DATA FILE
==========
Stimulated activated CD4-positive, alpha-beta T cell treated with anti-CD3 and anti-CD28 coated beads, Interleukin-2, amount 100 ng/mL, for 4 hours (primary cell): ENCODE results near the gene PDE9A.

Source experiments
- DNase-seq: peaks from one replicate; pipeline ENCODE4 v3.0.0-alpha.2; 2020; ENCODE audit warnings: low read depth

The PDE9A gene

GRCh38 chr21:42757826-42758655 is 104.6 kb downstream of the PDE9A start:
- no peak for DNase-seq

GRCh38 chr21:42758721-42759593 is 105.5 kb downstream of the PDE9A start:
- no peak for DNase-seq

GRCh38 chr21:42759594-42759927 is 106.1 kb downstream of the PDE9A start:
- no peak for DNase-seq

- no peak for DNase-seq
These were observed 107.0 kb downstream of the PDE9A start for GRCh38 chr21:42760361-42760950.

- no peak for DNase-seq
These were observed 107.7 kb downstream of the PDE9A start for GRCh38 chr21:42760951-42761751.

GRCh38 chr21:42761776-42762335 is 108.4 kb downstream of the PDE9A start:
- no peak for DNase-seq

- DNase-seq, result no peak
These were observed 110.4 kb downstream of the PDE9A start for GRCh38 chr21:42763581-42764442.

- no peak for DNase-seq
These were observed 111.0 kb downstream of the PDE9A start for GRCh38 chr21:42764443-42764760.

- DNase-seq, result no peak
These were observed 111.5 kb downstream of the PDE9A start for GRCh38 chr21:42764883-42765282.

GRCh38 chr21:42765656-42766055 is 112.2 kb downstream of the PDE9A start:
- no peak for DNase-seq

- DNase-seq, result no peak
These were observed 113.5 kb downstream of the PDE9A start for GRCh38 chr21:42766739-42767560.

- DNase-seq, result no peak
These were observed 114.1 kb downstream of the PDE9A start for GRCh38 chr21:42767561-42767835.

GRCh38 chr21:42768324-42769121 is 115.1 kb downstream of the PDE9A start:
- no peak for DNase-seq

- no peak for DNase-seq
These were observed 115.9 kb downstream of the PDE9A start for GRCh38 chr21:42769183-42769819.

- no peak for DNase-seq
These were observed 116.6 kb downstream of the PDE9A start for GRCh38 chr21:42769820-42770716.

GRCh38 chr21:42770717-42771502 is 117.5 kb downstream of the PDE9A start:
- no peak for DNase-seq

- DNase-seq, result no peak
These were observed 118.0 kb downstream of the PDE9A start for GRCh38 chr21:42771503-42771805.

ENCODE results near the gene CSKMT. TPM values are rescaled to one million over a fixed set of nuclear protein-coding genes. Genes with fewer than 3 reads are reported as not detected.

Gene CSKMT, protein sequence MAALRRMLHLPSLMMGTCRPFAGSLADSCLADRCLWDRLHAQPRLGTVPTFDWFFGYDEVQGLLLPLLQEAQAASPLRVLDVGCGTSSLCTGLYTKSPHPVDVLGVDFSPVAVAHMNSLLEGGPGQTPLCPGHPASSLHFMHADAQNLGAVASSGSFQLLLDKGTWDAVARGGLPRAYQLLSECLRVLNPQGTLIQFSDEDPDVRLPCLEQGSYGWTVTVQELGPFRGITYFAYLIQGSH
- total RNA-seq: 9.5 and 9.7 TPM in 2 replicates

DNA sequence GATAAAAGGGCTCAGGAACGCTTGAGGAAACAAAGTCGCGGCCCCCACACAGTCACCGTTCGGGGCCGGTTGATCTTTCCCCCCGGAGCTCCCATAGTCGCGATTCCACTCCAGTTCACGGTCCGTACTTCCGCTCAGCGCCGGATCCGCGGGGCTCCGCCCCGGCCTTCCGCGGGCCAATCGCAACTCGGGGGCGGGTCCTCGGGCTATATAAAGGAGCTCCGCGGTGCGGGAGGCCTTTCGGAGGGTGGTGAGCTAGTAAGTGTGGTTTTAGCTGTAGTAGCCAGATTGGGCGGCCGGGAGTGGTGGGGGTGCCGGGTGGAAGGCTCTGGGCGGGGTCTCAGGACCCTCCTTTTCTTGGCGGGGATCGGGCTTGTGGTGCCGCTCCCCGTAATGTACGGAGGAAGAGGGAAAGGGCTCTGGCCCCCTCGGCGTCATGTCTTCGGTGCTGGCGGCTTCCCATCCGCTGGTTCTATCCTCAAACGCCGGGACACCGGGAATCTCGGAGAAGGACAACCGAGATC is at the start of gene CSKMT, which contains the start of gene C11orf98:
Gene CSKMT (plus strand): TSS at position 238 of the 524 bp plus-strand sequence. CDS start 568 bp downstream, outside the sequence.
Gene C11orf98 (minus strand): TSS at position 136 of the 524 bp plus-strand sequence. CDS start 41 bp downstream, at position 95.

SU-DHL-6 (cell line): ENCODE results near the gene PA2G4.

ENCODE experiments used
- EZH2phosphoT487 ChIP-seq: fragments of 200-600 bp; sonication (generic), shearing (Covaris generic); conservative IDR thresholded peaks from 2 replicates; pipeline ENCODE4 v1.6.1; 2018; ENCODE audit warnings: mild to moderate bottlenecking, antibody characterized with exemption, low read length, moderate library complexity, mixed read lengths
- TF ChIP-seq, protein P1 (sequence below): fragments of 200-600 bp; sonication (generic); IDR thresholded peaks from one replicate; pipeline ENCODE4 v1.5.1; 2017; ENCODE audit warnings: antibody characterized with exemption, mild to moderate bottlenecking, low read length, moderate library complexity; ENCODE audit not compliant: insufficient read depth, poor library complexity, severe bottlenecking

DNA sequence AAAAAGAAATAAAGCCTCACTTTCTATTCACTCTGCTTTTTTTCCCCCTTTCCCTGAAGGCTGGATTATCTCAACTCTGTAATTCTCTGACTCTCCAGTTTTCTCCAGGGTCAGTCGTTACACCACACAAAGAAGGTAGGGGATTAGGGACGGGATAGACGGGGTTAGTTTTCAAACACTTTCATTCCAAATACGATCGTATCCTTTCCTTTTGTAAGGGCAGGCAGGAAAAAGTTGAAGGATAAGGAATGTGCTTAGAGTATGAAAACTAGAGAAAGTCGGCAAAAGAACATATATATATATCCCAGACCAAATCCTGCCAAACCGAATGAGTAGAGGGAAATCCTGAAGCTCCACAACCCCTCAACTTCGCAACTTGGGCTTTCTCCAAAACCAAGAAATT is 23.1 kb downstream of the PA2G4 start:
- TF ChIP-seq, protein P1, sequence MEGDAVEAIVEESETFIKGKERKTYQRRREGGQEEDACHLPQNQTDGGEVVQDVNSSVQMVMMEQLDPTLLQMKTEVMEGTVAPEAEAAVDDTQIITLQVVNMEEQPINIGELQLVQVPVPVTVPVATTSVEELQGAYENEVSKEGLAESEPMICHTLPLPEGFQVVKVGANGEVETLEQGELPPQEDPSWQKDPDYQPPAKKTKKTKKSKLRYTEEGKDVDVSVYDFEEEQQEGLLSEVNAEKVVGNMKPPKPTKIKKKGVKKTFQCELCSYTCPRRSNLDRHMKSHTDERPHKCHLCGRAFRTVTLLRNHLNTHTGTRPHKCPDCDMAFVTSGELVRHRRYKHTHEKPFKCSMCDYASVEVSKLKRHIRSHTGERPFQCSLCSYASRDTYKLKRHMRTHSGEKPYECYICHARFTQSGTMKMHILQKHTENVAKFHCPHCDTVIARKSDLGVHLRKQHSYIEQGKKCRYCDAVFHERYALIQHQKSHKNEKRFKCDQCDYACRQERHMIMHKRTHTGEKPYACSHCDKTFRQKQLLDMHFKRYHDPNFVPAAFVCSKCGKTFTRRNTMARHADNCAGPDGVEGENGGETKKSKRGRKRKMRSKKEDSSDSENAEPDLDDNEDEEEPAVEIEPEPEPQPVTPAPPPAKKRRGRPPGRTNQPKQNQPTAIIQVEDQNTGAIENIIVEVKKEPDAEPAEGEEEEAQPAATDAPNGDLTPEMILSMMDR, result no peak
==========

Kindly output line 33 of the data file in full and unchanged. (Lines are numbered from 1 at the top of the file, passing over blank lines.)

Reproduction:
- no peak for DNase-seq